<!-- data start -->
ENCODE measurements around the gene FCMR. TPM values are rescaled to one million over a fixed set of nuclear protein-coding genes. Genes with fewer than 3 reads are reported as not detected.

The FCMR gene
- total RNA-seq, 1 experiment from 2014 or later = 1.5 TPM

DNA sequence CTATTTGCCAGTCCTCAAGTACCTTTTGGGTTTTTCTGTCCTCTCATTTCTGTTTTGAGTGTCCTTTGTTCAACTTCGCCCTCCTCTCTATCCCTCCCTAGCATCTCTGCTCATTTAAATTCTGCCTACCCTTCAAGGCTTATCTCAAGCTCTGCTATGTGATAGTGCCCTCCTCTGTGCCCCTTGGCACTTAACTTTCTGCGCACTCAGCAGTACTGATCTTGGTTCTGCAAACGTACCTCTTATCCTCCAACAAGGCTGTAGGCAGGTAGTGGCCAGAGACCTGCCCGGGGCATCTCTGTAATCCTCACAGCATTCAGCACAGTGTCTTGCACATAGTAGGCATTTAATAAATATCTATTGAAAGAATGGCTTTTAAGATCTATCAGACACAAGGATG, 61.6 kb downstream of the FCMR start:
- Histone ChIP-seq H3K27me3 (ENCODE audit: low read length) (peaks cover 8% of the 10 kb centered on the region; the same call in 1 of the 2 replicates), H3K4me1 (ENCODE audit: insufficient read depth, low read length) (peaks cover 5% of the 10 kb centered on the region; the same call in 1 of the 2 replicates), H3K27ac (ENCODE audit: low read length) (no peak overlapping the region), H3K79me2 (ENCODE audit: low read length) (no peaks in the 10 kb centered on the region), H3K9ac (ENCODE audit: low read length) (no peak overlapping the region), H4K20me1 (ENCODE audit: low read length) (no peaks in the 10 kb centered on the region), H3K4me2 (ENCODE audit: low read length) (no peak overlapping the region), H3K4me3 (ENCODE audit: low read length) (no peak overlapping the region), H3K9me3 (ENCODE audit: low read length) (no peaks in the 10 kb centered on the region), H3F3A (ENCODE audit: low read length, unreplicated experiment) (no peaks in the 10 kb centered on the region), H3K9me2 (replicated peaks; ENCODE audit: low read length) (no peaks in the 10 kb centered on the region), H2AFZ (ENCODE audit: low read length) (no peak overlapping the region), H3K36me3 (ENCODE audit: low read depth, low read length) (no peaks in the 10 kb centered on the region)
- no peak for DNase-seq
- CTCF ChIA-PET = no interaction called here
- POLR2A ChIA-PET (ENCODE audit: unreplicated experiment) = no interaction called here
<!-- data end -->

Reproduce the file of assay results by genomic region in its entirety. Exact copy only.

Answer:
ENCODE measurements around the gene FCMR. TPM values are rescaled to one million over a fixed set of nuclear protein-coding genes. Genes with fewer than 3 reads are reported as not detected.

The FCMR gene
- total RNA-seq, 1 experiment from 2014 or later = 1.5 TPM

DNA sequence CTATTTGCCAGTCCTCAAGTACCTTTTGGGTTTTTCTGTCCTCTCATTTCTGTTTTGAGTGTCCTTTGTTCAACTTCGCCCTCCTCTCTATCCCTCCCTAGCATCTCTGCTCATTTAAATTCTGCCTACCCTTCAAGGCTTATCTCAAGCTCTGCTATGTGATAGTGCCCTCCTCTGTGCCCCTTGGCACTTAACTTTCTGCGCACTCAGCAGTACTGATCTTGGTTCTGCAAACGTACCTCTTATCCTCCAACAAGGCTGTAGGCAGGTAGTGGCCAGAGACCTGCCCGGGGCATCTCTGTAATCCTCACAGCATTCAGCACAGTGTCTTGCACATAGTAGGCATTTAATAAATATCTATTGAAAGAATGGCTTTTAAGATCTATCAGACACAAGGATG, 61.6 kb downstream of the FCMR start:
- Histone ChIP-seq H3K27me3 (ENCODE audit: low read length) (peaks cover 8% of the 10 kb centered on the region; the same call in 1 of the 2 replicates), H3K4me1 (ENCODE audit: insufficient read depth, low read length) (peaks cover 5% of the 10 kb centered on the region; the same call in 1 of the 2 replicates), H3K27ac (ENCODE audit: low read length) (no peak overlapping the region), H3K79me2 (ENCODE audit: low read length) (no peaks in the 10 kb centered on the region), H3K9ac (ENCODE audit: low read length) (no peak overlapping the region), H4K20me1 (ENCODE audit: low read length) (no peaks in the 10 kb centered on the region), H3K4me2 (ENCODE audit: low read length) (no peak overlapping the region), H3K4me3 (ENCODE audit: low read length) (no peak overlapping the region), H3K9me3 (ENCODE audit: low read length) (no peaks in the 10 kb centered on the region), H3F3A (ENCODE audit: low read length, unreplicated experiment) (no peaks in the 10 kb centered on the region), H3K9me2 (replicated peaks; ENCODE audit: low read length) (no peaks in the 10 kb centered on the region), H2AFZ (ENCODE audit: low read length) (no peak overlapping the region), H3K36me3 (ENCODE audit: low read depth, low read length) (no peaks in the 10 kb centered on the region)
- no peak for DNase-seq
- CTCF ChIA-PET = no interaction called here
- POLR2A ChIA-PET (ENCODE audit: unreplicated experiment) = no interaction called here